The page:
In a recent commentary in the Journal of Periodontology, Merchant and Josey (2016) had suggested directed acyclic graphs to better comprehend the partly conflicting results from randomized controlled trials (RCT) on diabetic control after periodontal treatment in diabetic patients. In particular the influence of obesity caught their attention.
As a matter of fact, a remarkable number of systematic reviews (whose varying quality have recently been reviewed in at least two further SRs of SRs) have shown that numerous small-scale, single-center, often poorly designed RCTs had shown that the marker for diabetic control, HbA1c, might be reduced by, say 0.4% 3 months after in essence non-surgical periodontal therapy. The only large-scale, multi-center trial (DPTT) by Engebretson et al. (2013) couldn’t confirm that, though, which sparked harsh criticism of a large number of our thought leaders. A professor in the Department of Epidemiology and Biostatistics at the University of South Carolina, Columbia, Dr. Anwar Merchant himself had written a letter to the editors of JAMA pointing first to the fact that most participants in the paper by Engebretson et al. were utterly obese. He had further noticed that, “[i]n RCTs conducted among mostly nonobese individuals, periodontal treatment has been shown to reduce systemic inflammation2,4 and improve glycemic control among those with type 2 diabetes.2 However, periodontal treatment has not been shown to affect glycemic control in RCTs conducted among predominantly obese individuals with type 2 diabetes.1,3”
Obesity is positively correlated with inflammatory markers in the blood and strongly related to insulin resistance and metabolic dysregulation mediated by chronic systemic inflammation.5 These findings, taken together with results from RCTs evaluating the effects of periodontal treatment, suggest that the lack of effect of periodontal treatment on glycemic control observed in the study by Engebretson et al may be attributed to the high level of obesity in the study population. Therefore, the findings may be generalizable only to predominantly obese populations with type 2 diabetes.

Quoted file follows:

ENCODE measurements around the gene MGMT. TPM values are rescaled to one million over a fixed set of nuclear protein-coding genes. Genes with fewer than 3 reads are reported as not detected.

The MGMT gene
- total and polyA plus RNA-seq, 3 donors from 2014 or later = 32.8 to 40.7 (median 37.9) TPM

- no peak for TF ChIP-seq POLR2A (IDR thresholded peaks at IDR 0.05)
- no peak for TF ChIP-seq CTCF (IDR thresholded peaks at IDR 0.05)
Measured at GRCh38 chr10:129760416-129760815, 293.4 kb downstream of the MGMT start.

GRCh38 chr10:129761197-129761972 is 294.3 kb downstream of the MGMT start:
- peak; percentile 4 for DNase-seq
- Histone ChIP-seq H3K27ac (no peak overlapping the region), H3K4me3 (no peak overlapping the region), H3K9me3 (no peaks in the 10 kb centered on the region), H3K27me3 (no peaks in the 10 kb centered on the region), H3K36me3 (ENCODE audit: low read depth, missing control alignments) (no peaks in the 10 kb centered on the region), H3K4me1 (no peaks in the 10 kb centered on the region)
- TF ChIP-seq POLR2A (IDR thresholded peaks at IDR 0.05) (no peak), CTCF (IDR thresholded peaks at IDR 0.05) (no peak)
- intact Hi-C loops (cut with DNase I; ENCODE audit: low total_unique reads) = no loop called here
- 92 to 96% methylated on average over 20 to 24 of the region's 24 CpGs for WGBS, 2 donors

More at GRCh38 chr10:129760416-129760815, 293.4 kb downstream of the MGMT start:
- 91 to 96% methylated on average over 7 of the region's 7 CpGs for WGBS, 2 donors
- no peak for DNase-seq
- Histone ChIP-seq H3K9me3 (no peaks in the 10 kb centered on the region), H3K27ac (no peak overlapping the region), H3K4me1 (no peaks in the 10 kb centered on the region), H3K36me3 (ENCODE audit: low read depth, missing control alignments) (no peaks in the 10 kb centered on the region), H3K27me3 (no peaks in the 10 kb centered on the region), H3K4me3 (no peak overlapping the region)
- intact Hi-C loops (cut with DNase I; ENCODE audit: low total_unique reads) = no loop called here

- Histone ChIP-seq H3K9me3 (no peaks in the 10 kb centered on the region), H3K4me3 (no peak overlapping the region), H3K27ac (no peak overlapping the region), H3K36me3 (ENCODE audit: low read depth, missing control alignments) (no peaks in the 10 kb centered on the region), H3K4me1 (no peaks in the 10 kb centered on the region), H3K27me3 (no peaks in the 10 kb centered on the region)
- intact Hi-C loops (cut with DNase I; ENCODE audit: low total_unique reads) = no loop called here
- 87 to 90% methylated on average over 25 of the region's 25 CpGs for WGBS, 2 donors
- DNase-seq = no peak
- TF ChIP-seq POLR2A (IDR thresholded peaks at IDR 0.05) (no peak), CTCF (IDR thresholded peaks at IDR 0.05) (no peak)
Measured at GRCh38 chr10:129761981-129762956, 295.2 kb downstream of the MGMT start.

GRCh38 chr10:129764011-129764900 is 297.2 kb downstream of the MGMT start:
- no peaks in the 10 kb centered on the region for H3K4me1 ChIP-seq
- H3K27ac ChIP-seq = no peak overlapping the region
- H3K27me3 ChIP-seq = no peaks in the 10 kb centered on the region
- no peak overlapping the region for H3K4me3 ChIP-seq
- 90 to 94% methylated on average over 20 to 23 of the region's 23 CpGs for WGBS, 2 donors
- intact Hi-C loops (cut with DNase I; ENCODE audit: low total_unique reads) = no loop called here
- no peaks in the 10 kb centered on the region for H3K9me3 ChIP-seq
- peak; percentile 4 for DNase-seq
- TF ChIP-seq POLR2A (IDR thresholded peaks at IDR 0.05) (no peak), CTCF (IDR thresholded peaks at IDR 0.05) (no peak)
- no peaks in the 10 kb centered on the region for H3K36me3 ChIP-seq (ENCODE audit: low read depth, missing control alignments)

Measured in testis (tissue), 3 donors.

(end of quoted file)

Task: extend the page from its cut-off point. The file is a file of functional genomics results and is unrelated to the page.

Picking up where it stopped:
Claims and denials of clinically relevant effects of, in particular, non-surgical periodontal treatment on markers of diabetic control have not only led to a surge of new randomized clinical trials and systematic reviews thereof. If anybody had hope that the current frenzy has found a happy end with the updated and very comprehensive Cochrane review by Simpson et al. (2015) (s)he has been mistaken. In the June issue of the Australian Dental Journal, Botero et al. (2016) report on an umbrella review in which they systematically reviewed all systematic reviews on the subject, be it with or without meta-analysis, published between 1995 and 2015. The paper has been accepted for publication on January 20, 2016. It has to be emphasized that using the term “umbrella review” is somewhat misleading. In a strict sense, an umbrella review assembles together several systematic reviews on the same condition in the presence of many treatments or many important outcomes.